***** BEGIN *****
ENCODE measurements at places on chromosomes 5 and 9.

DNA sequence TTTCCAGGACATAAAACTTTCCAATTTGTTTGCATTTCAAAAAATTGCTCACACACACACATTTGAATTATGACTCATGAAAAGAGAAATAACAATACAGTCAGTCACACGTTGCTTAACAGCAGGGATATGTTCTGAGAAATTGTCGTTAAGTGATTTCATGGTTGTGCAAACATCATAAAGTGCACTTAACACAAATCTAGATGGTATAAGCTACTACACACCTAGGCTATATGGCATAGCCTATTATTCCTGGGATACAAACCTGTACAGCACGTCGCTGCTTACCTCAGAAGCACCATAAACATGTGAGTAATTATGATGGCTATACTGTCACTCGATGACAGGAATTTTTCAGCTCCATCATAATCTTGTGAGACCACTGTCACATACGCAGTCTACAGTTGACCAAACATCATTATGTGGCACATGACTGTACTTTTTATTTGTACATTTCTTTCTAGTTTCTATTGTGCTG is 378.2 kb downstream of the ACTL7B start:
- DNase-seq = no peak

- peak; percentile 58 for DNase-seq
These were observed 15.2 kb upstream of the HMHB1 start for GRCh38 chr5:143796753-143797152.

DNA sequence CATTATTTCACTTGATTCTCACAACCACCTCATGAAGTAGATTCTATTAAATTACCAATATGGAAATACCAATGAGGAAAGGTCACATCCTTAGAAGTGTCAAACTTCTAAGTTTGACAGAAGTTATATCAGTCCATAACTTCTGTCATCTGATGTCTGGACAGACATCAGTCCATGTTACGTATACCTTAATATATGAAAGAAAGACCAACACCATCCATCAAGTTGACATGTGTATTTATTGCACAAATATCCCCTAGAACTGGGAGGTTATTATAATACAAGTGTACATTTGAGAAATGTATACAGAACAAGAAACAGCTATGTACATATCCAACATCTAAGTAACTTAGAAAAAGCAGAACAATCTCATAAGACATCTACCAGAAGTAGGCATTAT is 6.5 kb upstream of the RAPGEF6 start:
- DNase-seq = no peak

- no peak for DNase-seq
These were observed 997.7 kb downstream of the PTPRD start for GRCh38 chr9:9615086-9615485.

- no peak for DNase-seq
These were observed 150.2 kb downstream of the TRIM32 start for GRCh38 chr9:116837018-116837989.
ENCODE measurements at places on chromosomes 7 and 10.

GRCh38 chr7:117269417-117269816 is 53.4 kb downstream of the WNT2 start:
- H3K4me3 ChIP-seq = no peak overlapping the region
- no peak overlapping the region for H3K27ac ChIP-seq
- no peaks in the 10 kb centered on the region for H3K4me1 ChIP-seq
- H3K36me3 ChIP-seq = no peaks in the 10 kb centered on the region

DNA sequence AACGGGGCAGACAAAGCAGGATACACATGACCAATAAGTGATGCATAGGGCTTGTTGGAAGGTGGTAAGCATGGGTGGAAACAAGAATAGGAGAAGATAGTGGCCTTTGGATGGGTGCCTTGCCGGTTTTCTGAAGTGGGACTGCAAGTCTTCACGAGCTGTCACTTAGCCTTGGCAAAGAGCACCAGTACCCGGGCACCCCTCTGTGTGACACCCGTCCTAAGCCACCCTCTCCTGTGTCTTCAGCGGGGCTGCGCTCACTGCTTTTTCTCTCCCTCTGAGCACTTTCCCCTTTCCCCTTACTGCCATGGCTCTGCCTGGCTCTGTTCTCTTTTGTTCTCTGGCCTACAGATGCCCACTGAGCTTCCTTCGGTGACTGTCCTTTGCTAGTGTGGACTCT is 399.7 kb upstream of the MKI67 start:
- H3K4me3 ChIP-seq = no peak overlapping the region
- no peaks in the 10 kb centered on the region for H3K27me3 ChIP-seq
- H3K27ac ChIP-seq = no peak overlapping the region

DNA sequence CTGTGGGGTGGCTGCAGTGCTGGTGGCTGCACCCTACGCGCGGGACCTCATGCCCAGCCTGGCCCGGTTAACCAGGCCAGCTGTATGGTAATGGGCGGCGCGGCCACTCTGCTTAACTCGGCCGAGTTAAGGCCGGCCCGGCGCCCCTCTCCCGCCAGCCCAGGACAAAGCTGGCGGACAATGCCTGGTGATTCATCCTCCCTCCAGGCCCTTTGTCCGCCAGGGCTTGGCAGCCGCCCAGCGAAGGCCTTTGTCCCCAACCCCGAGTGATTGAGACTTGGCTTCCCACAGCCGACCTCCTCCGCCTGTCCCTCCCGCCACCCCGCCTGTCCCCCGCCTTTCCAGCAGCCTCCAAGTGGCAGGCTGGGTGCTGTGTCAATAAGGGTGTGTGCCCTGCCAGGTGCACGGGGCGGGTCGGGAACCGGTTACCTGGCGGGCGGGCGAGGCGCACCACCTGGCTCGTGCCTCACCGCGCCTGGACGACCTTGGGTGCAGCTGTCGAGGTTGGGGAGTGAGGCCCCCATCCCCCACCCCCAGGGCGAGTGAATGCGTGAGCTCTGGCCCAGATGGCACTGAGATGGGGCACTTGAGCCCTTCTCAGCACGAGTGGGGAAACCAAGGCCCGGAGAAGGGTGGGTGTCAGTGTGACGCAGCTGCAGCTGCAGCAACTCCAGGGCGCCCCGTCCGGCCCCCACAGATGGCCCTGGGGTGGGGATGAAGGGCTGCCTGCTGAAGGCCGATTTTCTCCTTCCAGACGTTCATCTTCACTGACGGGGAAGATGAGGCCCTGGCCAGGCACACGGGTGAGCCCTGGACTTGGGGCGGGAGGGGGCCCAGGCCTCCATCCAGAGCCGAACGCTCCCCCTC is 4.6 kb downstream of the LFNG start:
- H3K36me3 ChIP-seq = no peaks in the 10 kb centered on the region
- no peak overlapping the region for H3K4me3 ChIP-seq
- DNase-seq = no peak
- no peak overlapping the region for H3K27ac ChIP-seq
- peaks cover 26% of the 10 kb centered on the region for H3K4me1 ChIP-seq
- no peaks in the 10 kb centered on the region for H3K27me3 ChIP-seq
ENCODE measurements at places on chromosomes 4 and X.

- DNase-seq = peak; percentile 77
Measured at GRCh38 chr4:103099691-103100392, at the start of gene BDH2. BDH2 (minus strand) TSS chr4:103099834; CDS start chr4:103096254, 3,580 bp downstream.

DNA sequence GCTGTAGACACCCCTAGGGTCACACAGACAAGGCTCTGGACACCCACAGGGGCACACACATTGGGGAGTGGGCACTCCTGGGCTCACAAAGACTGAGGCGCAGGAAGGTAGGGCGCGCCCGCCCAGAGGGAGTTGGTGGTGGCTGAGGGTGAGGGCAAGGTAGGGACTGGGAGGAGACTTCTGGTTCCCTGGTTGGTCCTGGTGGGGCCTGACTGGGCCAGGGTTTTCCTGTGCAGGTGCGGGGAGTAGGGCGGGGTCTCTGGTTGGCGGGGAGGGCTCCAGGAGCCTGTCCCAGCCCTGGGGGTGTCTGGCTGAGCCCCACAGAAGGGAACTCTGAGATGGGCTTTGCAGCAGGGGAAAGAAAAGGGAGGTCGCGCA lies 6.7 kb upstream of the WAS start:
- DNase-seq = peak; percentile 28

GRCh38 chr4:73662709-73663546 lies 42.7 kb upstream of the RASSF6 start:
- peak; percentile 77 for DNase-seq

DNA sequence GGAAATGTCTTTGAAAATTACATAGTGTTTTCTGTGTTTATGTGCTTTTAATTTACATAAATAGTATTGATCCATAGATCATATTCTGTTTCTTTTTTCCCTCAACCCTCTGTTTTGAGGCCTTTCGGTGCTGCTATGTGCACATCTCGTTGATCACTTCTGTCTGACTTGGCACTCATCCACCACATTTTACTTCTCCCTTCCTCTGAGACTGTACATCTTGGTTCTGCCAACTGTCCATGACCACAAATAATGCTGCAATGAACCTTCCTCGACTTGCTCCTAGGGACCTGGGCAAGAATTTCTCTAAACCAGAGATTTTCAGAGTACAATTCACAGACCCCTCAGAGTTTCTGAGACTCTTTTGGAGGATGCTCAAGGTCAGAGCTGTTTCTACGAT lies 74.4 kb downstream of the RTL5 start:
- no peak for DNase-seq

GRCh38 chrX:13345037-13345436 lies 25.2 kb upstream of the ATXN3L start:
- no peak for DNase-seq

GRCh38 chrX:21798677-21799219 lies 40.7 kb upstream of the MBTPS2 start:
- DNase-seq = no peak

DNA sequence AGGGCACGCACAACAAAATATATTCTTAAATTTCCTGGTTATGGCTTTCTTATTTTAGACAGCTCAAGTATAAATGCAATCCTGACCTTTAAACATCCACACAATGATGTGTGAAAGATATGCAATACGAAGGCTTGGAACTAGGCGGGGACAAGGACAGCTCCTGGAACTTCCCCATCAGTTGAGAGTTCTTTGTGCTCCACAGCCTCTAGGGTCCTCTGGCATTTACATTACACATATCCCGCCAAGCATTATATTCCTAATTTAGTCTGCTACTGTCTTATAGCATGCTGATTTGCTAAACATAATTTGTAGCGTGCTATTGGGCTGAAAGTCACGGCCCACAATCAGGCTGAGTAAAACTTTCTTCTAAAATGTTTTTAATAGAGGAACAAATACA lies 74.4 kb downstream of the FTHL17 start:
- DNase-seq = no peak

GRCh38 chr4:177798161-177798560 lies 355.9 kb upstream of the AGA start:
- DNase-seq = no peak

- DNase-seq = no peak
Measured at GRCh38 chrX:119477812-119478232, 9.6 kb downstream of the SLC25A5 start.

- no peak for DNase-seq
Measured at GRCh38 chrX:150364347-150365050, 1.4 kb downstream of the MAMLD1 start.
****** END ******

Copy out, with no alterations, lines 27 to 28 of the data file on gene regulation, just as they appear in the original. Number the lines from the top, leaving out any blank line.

- peaks cover 26% of the 10 kb centered on the region for H3K4me1 ChIP-seq
- no peaks in the 10 kb centered on the region for H3K27me3 ChIP-seq